Advances in genomic science provide an important means to address the challenges of describing, identifying and tracking species and their relationships. BGE uses two types of genomic data: whole genome sequences and DNA barcodes.
Whole genome sequences provide insights into diversity at the genetic level, into how organisms function, and how they are likely to be affected by, or adapt to, environmental change. Complete, curated, reference genomes can be used to target future research – for instance into new drugs, crop species or biotechnological applications.
DNA barcodes – short parts of the genome that can act as unique identifiers for species (just like a supermarket barcode) – are a rapid and cost-effective tool for telling species apart. They can even be used for organisms too small to see, and organisms mixed together in samples of soil or water. This means they can be used to track and monitor how life on Earth is responding to environmental pressures and conservation efforts, on an unprecedented scale. For example, we can use barcodes to count the number of pollinator species on a mountain, the number of invasive marine species in a harbour, or to identify the source of a herbal medicine or hardwood dining table.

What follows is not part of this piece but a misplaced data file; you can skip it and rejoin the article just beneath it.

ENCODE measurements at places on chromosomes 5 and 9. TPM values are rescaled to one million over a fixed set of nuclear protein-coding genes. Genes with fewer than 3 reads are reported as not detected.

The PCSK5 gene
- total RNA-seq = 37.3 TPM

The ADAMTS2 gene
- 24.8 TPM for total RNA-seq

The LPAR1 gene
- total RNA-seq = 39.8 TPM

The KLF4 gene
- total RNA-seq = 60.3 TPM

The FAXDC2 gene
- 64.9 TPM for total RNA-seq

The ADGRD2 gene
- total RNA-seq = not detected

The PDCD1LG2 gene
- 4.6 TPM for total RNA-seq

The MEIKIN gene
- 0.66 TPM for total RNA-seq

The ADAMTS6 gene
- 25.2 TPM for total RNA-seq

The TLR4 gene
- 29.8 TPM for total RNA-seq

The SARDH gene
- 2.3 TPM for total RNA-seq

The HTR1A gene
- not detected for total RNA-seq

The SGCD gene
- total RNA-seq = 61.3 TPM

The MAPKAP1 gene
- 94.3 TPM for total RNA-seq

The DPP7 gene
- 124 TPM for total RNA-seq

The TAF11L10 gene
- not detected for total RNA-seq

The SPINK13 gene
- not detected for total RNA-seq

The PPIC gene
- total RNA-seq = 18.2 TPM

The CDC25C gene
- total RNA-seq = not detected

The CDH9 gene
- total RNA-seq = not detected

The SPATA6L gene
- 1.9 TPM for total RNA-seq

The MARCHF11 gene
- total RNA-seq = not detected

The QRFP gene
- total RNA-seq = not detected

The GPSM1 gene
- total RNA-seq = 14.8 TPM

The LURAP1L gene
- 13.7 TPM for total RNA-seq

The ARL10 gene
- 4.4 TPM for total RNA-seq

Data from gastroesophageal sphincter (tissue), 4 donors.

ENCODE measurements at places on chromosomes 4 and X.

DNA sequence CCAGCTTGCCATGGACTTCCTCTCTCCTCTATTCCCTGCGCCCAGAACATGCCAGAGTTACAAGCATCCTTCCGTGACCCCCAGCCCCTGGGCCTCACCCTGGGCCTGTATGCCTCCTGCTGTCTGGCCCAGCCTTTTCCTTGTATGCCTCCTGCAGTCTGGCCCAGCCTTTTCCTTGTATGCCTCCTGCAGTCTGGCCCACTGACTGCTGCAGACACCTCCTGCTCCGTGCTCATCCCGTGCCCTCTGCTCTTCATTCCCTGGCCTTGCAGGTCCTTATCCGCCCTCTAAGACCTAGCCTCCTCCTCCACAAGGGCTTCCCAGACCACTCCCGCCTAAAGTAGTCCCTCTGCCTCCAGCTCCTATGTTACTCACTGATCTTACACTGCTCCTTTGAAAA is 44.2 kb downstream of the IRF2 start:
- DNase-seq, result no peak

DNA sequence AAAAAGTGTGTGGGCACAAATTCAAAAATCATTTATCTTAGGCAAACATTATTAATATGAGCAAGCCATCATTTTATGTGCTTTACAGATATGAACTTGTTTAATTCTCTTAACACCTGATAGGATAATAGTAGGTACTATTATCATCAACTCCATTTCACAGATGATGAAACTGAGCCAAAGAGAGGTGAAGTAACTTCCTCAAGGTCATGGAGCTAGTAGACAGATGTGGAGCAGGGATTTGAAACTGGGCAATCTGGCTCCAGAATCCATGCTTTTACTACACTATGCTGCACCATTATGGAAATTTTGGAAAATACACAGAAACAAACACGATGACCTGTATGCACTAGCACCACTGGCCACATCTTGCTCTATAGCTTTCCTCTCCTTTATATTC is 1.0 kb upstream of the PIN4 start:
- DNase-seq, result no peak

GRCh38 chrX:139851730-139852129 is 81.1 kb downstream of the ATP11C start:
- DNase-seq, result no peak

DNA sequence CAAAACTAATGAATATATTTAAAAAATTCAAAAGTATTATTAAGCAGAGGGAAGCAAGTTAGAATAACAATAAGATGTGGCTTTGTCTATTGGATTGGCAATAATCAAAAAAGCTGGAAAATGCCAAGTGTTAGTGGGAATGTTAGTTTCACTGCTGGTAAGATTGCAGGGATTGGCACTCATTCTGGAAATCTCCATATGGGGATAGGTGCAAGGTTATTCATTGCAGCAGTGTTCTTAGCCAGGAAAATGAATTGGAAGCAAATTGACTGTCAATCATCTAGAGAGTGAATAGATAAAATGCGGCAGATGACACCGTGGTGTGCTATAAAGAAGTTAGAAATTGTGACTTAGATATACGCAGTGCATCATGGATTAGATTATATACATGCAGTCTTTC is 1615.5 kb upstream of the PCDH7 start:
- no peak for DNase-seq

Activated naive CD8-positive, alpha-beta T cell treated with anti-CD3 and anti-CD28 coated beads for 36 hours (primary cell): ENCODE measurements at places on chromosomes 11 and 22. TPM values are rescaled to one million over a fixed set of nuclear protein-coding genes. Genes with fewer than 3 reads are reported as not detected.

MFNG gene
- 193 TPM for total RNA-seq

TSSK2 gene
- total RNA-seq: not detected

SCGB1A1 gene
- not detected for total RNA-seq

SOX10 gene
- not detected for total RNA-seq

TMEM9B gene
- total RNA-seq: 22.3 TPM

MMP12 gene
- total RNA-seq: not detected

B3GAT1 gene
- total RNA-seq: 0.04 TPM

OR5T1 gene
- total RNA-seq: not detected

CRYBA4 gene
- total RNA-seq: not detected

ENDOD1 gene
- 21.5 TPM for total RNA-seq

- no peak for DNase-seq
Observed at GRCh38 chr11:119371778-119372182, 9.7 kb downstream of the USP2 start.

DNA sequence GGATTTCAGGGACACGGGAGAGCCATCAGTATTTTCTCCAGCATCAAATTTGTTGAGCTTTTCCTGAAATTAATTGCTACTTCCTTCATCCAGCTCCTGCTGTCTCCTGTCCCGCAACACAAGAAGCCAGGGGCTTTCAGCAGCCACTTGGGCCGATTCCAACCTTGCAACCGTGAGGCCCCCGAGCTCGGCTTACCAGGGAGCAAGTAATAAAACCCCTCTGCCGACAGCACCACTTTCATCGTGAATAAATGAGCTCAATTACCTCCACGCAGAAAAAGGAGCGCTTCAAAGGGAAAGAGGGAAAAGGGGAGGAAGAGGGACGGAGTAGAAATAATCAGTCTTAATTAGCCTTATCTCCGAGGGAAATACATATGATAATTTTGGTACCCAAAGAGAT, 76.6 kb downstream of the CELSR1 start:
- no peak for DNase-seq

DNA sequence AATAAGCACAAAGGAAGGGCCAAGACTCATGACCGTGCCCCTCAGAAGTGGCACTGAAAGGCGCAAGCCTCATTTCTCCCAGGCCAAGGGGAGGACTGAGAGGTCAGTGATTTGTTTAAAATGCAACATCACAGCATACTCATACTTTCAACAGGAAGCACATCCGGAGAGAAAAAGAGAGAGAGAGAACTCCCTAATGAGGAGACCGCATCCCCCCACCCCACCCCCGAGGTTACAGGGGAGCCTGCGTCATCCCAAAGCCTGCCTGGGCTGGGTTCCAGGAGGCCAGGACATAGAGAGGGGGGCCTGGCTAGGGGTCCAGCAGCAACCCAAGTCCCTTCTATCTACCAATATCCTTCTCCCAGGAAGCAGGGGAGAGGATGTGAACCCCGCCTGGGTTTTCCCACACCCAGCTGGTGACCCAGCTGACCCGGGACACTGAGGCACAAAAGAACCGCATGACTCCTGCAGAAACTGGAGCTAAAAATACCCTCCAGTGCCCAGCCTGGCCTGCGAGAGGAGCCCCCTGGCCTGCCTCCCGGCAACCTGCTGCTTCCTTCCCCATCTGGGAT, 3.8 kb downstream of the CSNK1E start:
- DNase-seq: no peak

Genome sequencing and DNA barcoding use many of the same methods and technologies. However, whole genome sequencing usually relies upon samples collected fresh from the wild, ideally frozen in liquid nitrogen until their DNA can be extracted for sequencing. Barcoding – because it sequences much shorter lengths of DNA – can sometimes be achieved with specimens stored in museums or herbaria for many years. This has the advantages that the specimens are already identified, and there is no costly and time-consuming field collection.
For more information on the rationale and applications of genomic science, see this special issue of PNAS: The Earth BioGenome Project: The Launch of a Moonshot for Biology